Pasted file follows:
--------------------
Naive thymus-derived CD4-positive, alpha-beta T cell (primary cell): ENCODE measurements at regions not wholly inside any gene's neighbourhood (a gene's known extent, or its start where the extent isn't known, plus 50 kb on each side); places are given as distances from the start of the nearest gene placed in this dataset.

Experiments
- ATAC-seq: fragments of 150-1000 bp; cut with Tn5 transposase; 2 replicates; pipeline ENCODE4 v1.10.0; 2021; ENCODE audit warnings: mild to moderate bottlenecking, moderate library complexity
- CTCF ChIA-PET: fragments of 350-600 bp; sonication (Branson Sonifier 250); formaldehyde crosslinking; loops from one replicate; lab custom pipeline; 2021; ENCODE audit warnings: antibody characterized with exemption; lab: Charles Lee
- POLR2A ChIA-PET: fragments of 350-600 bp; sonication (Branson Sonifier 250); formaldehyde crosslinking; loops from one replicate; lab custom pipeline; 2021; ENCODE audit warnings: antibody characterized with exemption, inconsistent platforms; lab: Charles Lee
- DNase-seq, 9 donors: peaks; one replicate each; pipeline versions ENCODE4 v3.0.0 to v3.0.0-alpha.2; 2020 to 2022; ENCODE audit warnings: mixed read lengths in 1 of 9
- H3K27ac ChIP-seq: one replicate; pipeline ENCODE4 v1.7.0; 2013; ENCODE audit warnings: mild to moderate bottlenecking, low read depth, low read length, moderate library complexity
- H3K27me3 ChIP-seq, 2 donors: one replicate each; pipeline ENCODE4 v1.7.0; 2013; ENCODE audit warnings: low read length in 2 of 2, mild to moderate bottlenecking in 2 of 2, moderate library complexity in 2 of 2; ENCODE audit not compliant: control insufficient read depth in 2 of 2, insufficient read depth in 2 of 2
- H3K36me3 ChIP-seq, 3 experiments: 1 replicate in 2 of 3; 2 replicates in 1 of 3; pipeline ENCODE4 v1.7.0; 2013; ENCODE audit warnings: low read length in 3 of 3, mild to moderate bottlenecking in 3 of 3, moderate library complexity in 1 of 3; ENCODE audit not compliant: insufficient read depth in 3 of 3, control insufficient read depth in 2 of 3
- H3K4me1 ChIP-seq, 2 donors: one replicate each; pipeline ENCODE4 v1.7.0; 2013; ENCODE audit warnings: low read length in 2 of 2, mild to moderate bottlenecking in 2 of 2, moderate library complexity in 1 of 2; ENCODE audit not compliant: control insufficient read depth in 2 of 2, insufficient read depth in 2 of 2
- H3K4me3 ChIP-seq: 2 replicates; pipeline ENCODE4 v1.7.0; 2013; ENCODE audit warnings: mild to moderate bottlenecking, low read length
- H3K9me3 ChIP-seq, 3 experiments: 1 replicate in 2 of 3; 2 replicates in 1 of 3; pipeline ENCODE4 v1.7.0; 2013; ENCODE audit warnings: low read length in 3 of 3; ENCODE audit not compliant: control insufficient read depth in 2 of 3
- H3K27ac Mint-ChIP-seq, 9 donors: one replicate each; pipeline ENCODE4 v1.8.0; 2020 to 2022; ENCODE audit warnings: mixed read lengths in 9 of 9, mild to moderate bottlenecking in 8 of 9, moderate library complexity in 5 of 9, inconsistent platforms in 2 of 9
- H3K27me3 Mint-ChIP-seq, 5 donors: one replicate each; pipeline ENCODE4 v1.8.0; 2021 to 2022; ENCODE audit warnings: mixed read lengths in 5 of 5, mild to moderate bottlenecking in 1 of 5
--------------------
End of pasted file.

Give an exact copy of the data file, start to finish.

Naive thymus-derived CD4-positive, alpha-beta T cell (primary cell): ENCODE measurements at regions not wholly inside any gene's neighbourhood (a gene's known extent, or its start where the extent isn't known, plus 50 kb on each side); places are given as distances from the start of the nearest gene placed in this dataset.

Experiments
- ATAC-seq: fragments of 150-1000 bp; cut with Tn5 transposase; 2 replicates; pipeline ENCODE4 v1.10.0; 2021; ENCODE audit warnings: mild to moderate bottlenecking, moderate library complexity
- CTCF ChIA-PET: fragments of 350-600 bp; sonication (Branson Sonifier 250); formaldehyde crosslinking; loops from one replicate; lab custom pipeline; 2021; ENCODE audit warnings: antibody characterized with exemption; lab: Charles Lee
- POLR2A ChIA-PET: fragments of 350-600 bp; sonication (Branson Sonifier 250); formaldehyde crosslinking; loops from one replicate; lab custom pipeline; 2021; ENCODE audit warnings: antibody characterized with exemption, inconsistent platforms; lab: Charles Lee
- DNase-seq, 9 donors: peaks; one replicate each; pipeline versions ENCODE4 v3.0.0 to v3.0.0-alpha.2; 2020 to 2022; ENCODE audit warnings: mixed read lengths in 1 of 9
- H3K27ac ChIP-seq: one replicate; pipeline ENCODE4 v1.7.0; 2013; ENCODE audit warnings: mild to moderate bottlenecking, low read depth, low read length, moderate library complexity
- H3K27me3 ChIP-seq, 2 donors: one replicate each; pipeline ENCODE4 v1.7.0; 2013; ENCODE audit warnings: low read length in 2 of 2, mild to moderate bottlenecking in 2 of 2, moderate library complexity in 2 of 2; ENCODE audit not compliant: control insufficient read depth in 2 of 2, insufficient read depth in 2 of 2
- H3K36me3 ChIP-seq, 3 experiments: 1 replicate in 2 of 3; 2 replicates in 1 of 3; pipeline ENCODE4 v1.7.0; 2013; ENCODE audit warnings: low read length in 3 of 3, mild to moderate bottlenecking in 3 of 3, moderate library complexity in 1 of 3; ENCODE audit not compliant: insufficient read depth in 3 of 3, control insufficient read depth in 2 of 3
- H3K4me1 ChIP-seq, 2 donors: one replicate each; pipeline ENCODE4 v1.7.0; 2013; ENCODE audit warnings: low read length in 2 of 2, mild to moderate bottlenecking in 2 of 2, moderate library complexity in 1 of 2; ENCODE audit not compliant: control insufficient read depth in 2 of 2, insufficient read depth in 2 of 2
- H3K4me3 ChIP-seq: 2 replicates; pipeline ENCODE4 v1.7.0; 2013; ENCODE audit warnings: mild to moderate bottlenecking, low read length
- H3K9me3 ChIP-seq, 3 experiments: 1 replicate in 2 of 3; 2 replicates in 1 of 3; pipeline ENCODE4 v1.7.0; 2013; ENCODE audit warnings: low read length in 3 of 3; ENCODE audit not compliant: control insufficient read depth in 2 of 3
- H3K27ac Mint-ChIP-seq, 9 donors: one replicate each; pipeline ENCODE4 v1.8.0; 2020 to 2022; ENCODE audit warnings: mixed read lengths in 9 of 9, mild to moderate bottlenecking in 8 of 9, moderate library complexity in 5 of 9, inconsistent platforms in 2 of 9
- H3K27me3 Mint-ChIP-seq, 5 donors: one replicate each; pipeline ENCODE4 v1.8.0; 2021 to 2022; ENCODE audit warnings: mixed read lengths in 5 of 5, mild to moderate bottlenecking in 1 of 5